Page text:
The Problem with Waiting for Superman

I had an interesting conversation with a friend of mine about Christopher Reeve. As you may remember the rich movie star, famous for his role as Superman, was tossed from his show horse and broke his neck resulting in paralysis. He soon began a campaign to bring awareness for the cause of such things as paralysis.

I was talking to this friend of mine who subscribes to the idea that everything is in God’s hands and everything happens for a reason (since God is in control). I was making the point that since Mr. Reeve did not care about such things as paralysis before he fell off a horse, it calls into question whether he is doing his now benevolent work for an ego-centric reason since he is campaigning for the very condition from which he suffers. ?
My point was that it would have been remarkable if some superstar or famous person cared about something before it impacted them personally. It intrigues me to see someone standing up for something that wasn’t just their back yard.
My friend thought that this was ridiculous. And said that there is a divine plan in such matters and that the proud will be humbled so that they can do this kind of work. I think that there is a great danger in the kind of thinking.

1. We are not only to care about things that directly impact us. One of the major points of Jesus‘ teaching was to care for those who couldn’t or didn’t return the favor. If we only love those who love us, what have we done? Everyone does that. If we invite to dinner only those who will reciprocate, what good is that? Even the pharisees do that. If we keep our energy and influence within a circle of economy that ultimately benefits us and ours, what value is there? Even the pagans do that.

We are supposed to be a people who look outside ourselves. Who reach out to those just beyond our natural reach. To work for those who don’t (and maybe can’t) pay us back. To folks who circles of economy don’t immediately overlap with our wealth of influence and credibility.

2. Unless we are going to adopt (or wholesale buy into) a form of divine ordination of things like the myth of progressive society, manifest destiny, social darwinism or historic inevitability – then we are on thin ice with this kind of thinking.

When I was a Sr. Pastor my wife was the director of Rape Crisis for the county which was a part of the Domestic Violence hotline. I have heard so many times over the past 20 years of being in ministry some configuration of ‘God allowed this to happen so that the victim can now help other victims/ work on the problem’. This both terrifies me (about our view of God) and infuriates me (double wounding the victim).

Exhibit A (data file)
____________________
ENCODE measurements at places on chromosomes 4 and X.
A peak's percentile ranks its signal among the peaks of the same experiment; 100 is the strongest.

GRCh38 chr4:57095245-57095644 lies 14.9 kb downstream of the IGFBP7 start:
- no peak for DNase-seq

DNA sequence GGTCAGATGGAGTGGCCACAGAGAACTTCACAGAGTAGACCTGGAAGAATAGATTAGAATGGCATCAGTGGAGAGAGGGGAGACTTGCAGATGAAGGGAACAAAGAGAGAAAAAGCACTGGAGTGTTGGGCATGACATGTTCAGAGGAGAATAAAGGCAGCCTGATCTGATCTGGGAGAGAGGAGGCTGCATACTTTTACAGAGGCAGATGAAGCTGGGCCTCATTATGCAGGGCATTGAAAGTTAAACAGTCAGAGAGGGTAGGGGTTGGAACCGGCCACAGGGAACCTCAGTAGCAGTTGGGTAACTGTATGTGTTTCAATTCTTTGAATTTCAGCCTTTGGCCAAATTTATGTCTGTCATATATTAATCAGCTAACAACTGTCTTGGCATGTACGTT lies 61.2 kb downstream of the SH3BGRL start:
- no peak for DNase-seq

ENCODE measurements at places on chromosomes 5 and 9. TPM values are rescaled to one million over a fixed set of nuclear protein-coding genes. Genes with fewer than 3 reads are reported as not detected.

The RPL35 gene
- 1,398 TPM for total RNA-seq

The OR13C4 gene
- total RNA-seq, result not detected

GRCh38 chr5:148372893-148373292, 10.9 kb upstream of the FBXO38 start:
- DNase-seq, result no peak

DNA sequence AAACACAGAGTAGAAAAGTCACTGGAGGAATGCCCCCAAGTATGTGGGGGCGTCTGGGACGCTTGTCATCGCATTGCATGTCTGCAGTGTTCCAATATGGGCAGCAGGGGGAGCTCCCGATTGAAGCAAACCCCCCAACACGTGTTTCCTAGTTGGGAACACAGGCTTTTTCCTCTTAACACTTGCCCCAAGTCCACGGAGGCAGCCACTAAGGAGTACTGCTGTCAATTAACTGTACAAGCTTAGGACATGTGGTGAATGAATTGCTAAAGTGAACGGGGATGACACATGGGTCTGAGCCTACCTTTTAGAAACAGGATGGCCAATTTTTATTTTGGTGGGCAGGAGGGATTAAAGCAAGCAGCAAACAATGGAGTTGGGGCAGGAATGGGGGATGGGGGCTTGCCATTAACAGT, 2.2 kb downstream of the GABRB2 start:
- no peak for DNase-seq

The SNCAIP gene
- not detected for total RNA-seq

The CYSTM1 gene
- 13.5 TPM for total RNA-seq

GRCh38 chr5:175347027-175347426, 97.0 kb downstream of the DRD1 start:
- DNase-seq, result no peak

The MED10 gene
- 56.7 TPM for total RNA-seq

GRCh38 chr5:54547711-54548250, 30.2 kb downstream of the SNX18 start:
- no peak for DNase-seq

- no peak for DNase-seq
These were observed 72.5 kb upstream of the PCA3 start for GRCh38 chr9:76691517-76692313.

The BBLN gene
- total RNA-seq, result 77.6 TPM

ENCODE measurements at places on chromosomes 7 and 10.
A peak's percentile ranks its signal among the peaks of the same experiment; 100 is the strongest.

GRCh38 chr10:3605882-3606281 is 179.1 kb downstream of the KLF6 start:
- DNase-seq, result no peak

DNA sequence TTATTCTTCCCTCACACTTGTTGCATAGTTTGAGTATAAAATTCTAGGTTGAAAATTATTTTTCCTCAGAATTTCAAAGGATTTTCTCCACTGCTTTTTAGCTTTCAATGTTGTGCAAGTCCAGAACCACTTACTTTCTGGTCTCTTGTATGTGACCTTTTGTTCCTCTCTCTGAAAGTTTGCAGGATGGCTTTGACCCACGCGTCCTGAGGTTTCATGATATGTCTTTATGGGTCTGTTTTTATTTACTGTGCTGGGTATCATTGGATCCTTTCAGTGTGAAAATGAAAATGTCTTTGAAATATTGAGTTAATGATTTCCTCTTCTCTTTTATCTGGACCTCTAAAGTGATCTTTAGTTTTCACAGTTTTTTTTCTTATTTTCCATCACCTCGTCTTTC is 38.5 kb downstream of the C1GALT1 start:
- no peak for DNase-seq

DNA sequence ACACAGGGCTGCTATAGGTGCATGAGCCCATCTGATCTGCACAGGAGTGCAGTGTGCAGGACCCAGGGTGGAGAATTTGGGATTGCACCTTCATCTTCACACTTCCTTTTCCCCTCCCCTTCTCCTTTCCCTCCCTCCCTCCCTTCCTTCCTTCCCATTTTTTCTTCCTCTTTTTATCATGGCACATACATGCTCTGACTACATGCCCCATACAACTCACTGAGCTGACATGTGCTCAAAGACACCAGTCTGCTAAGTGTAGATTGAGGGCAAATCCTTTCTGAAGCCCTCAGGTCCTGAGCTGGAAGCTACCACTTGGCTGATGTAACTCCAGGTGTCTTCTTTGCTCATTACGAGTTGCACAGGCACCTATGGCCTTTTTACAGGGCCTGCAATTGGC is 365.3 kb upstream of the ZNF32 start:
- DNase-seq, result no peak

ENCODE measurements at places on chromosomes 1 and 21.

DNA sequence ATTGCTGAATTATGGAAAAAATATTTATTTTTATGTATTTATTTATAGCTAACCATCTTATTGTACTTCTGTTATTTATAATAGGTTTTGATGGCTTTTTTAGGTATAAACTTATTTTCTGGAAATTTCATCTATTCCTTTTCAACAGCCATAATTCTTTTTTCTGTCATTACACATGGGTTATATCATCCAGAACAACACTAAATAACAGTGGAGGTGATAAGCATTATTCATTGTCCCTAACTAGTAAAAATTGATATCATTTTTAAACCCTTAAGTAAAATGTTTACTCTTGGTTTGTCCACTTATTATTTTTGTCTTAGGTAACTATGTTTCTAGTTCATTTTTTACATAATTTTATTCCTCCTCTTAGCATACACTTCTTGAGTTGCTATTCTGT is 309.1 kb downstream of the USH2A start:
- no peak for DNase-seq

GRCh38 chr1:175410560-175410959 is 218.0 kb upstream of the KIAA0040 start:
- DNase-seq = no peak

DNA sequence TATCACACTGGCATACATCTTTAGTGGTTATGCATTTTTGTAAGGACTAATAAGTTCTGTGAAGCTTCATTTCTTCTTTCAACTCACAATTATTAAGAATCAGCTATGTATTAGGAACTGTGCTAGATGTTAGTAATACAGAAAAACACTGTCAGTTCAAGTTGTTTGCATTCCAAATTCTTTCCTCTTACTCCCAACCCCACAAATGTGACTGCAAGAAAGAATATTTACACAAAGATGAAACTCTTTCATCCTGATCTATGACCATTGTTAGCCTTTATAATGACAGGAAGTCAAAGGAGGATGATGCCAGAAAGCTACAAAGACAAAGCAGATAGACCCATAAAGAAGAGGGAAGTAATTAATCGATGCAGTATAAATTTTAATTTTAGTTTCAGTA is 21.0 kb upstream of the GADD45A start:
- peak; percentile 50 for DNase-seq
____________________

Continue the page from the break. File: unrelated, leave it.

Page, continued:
I get wanting to say that God was not absent from care in the situation. I do. But because we concede the omnipotence idea initially we run into that overly simple binary that if God is loving why didn’t then ‘he’ is not all-powerful and if God is all-powerful then ‘he’ is not loving. This will never get us anywhere.
We need to have a real theology of sin and a real anthropology. It is not enough to simply quote watered down clichés of something Europeans held to in the 17th and 18th centuries.

3. We are fools if we don’t think that things outside our backyard don’t effect us. There is no such thing as an individual. Every time we say ‘individual’ we must say ‘an individual in community’. There is no individual. It is an enlightenment fraud. You were born into a family, socialized into a society, you don’t speak a private language and you are intimately tied to those around you and the earth that upholds you.

So much of our short-sighted thinking acts as if we are not inter-connected in a web of relationships. Communities, cultures, economies, environments, and families are both related and in some way impacted by each other. To think otherwise is not simply foolish but sheer fantasy. What happens over there impacts us over here.

In fact, I would expand it one ring further: I need the other. I am missing something that they can supply and God has designed-called us into a mutuality and partnership that strengthens us all. I am in as much need of what they have as they are of what I bring. We need each other.

The old saying is lacking. Walking a mile in someone else’s shoes is impossible – it can’t be done. You can not have someone else’s experience. The best we can do is to build a friendship of trust, where someone tells me their story – shares with me the truth of their experience and I believe them.

When it comes to matters of race, gender and sexuality I think that we should admit that we all have something at stake in the conversation. Matters of race and color are not only important to non-whites. Gender isn’t something that only women should care about. Sexuality is not just a conversation about same-sex attraction. By not addressing issues of privilege and the fantasy of individualism we are stunting the conversation and the scope of our impact.